‘My god, I’m having a heart attack’: Victorian quake felt hundreds of kilometres away

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New South Wales Riverina residents say they felt an earthquake that rocked Victoria this morning from hundreds of kilometres away.

The epicentre of the 5.8 magnitude earthquake was in Mansfield.

Wagga Base Hospital was one of the many facilities and workplaces to send people into the street, but confirmed no patients had to be evacuated.

Some hospital services were briefly paused while the situation was assessed, but there have been no reports of damage to the facility at this stage.

Wagga Wagga resident Tom O’Halloran was in his sixth-floor home and said the whole building swayed.

“I’ve never seen anything like it,” he said.

A man in a grey jumper and a black cap, sitting on a park bench.
Wagga Wagga resident Tom O’Halloran said he had never seen anything like it.(

ABC Riverina: Nakita Jager

)

Retail assistant Gina Henderson said she was standing in the shop on Wagga Wagga’s main street when the clothes racks began to shift around her.

“I was literally standing here and everything started moving — the racks, everything,” she said.

She said the earthquake was “quite violent” and customers went outside before it was over.

“Everybody in the store did the right thing,” she said.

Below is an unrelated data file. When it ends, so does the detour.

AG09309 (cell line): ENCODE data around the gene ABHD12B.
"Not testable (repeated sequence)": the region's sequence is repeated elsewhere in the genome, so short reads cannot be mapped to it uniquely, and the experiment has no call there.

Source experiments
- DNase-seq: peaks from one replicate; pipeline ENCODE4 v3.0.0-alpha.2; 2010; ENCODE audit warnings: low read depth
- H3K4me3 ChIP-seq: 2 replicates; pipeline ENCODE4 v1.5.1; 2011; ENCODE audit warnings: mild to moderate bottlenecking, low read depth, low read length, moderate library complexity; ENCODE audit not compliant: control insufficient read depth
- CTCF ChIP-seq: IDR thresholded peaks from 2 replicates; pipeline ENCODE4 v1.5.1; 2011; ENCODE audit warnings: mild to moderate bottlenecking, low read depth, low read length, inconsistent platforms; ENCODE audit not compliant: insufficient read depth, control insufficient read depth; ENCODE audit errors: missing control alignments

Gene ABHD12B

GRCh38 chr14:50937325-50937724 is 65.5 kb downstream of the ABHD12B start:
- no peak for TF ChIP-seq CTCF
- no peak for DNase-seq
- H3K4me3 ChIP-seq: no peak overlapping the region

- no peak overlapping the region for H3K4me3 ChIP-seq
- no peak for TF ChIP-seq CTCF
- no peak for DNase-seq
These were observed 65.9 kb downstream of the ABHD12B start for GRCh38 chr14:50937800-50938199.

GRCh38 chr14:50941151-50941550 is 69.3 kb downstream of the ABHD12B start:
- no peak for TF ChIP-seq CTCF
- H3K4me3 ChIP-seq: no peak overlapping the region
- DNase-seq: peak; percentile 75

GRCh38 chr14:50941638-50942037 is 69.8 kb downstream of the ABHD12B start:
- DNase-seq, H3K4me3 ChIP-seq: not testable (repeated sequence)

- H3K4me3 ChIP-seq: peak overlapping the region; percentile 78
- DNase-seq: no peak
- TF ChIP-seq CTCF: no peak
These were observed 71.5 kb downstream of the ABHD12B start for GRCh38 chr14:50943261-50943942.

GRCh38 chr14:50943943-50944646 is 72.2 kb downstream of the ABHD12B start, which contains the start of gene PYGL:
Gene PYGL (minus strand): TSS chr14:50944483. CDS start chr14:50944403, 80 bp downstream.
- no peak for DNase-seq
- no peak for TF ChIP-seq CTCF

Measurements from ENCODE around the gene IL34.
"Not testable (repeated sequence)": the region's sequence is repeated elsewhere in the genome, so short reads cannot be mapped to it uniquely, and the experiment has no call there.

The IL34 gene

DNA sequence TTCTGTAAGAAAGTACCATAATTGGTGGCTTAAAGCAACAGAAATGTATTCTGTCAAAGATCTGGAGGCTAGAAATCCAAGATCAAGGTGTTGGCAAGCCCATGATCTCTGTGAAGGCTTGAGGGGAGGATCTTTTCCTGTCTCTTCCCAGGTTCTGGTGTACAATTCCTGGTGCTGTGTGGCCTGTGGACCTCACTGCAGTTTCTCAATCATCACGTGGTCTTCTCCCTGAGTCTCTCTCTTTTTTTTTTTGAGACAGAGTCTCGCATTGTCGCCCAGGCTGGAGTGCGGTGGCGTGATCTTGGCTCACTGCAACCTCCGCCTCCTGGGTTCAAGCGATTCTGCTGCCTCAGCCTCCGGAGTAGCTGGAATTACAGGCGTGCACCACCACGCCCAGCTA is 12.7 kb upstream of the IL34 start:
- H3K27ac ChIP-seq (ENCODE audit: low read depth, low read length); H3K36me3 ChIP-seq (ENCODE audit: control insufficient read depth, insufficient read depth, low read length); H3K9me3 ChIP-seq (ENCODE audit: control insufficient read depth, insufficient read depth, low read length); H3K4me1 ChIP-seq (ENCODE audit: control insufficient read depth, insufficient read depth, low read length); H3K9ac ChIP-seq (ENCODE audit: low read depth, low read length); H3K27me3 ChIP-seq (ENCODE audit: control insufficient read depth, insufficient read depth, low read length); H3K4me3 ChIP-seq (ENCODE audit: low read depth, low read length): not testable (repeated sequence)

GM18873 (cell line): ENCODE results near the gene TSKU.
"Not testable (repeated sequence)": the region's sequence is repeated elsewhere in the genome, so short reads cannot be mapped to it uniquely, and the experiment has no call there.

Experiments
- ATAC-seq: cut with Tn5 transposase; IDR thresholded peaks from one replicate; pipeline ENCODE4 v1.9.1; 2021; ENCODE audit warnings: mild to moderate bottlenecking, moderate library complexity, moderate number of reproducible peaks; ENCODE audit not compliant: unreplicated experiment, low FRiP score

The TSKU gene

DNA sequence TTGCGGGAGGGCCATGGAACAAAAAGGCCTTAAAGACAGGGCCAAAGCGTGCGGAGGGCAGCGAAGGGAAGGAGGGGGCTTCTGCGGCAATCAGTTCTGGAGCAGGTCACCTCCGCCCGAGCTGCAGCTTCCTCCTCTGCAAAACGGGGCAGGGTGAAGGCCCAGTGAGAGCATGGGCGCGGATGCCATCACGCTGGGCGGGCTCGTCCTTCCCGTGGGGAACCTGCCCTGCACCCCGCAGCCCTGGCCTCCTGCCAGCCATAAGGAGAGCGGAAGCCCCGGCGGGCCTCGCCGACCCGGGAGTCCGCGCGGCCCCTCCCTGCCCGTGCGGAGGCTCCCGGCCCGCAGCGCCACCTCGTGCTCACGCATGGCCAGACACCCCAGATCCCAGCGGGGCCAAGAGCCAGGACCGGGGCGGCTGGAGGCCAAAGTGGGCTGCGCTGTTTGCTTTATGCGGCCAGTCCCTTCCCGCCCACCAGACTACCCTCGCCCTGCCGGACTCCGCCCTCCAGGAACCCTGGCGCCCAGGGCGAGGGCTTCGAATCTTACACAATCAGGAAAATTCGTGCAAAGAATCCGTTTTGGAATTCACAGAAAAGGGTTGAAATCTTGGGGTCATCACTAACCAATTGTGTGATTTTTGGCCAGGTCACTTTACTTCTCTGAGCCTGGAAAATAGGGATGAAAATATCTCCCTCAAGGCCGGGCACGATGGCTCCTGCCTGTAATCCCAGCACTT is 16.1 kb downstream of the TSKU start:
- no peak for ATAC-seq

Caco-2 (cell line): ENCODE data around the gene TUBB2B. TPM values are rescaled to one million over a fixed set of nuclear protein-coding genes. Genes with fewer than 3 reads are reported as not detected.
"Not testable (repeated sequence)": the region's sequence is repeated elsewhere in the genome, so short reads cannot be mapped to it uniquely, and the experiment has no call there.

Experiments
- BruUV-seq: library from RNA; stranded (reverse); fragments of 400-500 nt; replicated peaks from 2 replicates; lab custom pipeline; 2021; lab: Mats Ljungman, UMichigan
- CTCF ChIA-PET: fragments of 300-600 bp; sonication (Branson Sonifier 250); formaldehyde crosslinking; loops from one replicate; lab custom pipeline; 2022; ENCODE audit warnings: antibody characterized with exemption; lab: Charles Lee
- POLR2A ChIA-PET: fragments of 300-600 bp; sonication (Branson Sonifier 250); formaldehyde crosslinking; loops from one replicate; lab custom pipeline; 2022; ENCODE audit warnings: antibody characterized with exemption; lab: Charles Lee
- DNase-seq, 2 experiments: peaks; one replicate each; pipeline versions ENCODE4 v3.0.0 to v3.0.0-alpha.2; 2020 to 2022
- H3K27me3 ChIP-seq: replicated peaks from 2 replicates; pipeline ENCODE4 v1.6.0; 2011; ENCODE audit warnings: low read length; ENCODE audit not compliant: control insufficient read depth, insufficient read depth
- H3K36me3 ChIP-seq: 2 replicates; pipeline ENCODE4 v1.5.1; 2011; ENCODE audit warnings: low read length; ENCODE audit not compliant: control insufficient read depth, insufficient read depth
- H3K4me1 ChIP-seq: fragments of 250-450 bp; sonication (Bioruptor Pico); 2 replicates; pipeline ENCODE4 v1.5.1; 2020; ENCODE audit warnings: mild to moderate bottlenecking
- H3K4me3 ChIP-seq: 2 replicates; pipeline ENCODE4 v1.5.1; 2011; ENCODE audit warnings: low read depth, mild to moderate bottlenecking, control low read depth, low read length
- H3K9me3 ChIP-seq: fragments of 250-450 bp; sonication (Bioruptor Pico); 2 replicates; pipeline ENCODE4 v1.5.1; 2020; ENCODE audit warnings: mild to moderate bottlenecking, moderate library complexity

A woman in brown jacket standing in front of clothes on a rack.
Gina Henderson said the racks in the Wagga Wagga clothes shop she was working in were moving.(

ABC Riverina: Nakita Jager

)

Horses spooked

Albury thoroughbred retrainer Shanae Bohr was out walking one of her horses when the tremor hit.

A smiling woman sits on a chestnut horse with a blue bridle.
Shanae Bohr was riding her horse Allan at Albury when the earthquake struck.(

Supplied: Shanae Bohr

)

“He reared up and whipped around and was really naughty, and then I noticed the other horses started running around and cantering in their paddocks,” she said.

“I popped him in the tie-ups and then the sheds at the stables actually started shaking.

Ms Bohr said it took about 10 minutes to get the horse she was with settled.

“I then saddled him up and rode him and he calmed down a lot more, but he was very shaky and on obviously on edge a bit,” she said.

“I’d always heard they can kind of sense things are going to happen and they definitely picked up on it.

“He’s good now — he’s had his feed, he’s out in the paddock and nice and calm, so he’s survived it.”

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